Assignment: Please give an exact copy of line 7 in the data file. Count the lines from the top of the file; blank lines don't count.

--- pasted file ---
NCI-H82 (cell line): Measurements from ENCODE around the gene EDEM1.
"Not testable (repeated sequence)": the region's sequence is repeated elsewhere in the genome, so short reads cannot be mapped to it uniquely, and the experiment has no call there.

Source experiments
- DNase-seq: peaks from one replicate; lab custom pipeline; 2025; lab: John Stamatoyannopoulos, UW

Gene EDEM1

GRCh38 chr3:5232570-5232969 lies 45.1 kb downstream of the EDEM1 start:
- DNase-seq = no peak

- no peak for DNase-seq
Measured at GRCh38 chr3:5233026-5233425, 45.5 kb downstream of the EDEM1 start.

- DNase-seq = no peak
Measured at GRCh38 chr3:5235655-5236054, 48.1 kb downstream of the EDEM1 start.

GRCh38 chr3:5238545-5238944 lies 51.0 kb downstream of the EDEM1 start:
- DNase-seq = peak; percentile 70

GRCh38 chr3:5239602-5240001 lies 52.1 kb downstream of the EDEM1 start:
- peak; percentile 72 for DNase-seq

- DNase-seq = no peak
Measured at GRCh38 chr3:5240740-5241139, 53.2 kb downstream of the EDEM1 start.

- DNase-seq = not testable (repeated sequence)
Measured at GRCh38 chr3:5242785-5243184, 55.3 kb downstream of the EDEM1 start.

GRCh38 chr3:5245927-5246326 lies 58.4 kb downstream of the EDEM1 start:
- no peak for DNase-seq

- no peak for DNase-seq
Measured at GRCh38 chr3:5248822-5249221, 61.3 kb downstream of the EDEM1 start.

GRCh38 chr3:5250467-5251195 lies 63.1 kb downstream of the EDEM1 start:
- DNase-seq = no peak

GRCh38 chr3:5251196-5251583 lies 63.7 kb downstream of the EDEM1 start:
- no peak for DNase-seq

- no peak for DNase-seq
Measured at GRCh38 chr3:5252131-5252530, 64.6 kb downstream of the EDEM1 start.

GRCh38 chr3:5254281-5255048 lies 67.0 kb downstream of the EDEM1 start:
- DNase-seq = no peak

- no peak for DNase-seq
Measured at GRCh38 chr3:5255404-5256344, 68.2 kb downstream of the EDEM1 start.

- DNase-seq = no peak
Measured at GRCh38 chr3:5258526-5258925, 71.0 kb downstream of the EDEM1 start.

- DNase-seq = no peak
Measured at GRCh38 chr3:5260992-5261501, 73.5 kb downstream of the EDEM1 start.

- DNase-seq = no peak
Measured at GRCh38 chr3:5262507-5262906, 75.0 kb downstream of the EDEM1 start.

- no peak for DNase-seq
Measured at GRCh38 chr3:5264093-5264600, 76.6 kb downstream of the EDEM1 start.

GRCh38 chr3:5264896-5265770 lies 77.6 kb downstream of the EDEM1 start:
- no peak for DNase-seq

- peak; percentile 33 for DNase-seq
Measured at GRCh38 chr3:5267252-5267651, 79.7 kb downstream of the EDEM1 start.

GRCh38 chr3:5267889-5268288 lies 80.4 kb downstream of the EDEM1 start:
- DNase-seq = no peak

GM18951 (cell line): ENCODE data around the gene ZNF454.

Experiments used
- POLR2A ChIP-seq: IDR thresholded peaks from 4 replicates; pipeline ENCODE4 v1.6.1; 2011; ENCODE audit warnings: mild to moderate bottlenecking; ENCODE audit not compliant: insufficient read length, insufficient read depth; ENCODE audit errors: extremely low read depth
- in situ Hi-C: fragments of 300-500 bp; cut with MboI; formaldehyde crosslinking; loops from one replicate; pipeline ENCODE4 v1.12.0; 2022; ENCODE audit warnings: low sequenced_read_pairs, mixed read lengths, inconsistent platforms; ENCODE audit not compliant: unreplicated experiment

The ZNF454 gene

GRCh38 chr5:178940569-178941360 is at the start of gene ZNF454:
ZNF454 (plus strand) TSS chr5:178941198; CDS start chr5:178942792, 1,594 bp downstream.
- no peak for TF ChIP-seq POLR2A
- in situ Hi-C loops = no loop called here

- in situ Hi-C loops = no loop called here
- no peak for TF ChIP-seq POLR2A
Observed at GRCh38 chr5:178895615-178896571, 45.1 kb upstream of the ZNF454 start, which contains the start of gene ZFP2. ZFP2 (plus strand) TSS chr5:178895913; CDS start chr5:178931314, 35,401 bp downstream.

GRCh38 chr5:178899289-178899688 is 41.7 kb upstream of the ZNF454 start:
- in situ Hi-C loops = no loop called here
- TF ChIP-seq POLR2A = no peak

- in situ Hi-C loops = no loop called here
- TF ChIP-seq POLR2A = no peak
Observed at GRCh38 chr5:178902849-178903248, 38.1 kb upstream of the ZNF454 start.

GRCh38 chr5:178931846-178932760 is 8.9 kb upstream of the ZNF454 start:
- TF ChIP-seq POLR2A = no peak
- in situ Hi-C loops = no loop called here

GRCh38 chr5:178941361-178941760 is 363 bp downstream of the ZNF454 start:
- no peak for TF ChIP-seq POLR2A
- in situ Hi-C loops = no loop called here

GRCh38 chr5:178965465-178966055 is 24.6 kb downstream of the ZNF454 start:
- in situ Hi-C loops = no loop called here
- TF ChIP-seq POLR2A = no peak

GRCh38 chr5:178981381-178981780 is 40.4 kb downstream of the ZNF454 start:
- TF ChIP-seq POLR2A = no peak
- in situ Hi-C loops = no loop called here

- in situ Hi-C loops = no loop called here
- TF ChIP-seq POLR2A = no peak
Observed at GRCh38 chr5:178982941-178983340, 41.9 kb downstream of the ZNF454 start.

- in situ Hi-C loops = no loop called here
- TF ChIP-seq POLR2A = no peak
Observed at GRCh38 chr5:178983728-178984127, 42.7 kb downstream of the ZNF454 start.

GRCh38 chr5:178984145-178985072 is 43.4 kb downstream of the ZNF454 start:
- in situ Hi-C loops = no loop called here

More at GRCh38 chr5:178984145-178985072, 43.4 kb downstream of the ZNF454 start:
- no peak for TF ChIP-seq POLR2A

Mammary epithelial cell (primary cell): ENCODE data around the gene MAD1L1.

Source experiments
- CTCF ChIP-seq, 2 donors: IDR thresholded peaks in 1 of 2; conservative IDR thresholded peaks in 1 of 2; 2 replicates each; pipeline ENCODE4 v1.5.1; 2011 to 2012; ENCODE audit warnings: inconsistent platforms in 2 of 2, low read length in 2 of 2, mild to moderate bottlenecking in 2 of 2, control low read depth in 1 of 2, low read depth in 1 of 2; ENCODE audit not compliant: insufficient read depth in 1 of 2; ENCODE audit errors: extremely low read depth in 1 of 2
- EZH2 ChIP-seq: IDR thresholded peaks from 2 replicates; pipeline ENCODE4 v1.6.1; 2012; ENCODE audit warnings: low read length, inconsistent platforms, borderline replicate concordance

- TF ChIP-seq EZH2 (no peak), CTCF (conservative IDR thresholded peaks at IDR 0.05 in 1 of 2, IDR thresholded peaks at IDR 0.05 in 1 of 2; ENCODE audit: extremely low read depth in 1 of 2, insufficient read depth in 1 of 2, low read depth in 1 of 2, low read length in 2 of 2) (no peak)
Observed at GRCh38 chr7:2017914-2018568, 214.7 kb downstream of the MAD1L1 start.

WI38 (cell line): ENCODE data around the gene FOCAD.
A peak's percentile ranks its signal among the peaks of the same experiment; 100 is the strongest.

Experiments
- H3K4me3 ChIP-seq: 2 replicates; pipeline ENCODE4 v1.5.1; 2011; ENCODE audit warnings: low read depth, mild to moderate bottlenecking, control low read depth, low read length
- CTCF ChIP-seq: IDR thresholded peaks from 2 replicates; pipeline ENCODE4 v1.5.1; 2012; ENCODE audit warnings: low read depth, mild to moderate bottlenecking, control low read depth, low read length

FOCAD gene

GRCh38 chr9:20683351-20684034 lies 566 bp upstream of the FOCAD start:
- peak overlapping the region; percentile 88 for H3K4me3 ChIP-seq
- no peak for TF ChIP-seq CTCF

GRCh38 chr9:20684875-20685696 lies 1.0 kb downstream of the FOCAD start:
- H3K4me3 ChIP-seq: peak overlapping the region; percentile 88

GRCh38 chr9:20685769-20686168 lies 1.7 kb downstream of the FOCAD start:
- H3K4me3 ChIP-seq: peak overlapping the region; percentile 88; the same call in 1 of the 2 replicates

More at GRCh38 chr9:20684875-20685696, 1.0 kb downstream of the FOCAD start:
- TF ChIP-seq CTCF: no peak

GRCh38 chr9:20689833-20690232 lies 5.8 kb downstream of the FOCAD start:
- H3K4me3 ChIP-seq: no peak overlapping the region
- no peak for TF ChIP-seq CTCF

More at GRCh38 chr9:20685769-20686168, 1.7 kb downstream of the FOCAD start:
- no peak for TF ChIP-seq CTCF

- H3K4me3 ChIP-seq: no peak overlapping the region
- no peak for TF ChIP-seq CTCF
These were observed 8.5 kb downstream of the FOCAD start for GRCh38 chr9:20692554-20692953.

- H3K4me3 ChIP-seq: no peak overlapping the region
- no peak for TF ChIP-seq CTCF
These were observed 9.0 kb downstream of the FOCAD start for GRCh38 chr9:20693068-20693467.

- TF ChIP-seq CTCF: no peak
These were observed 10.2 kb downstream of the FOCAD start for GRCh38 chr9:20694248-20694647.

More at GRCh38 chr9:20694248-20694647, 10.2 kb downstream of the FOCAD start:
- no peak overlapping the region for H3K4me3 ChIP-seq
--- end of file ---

- DNase-seq = no peak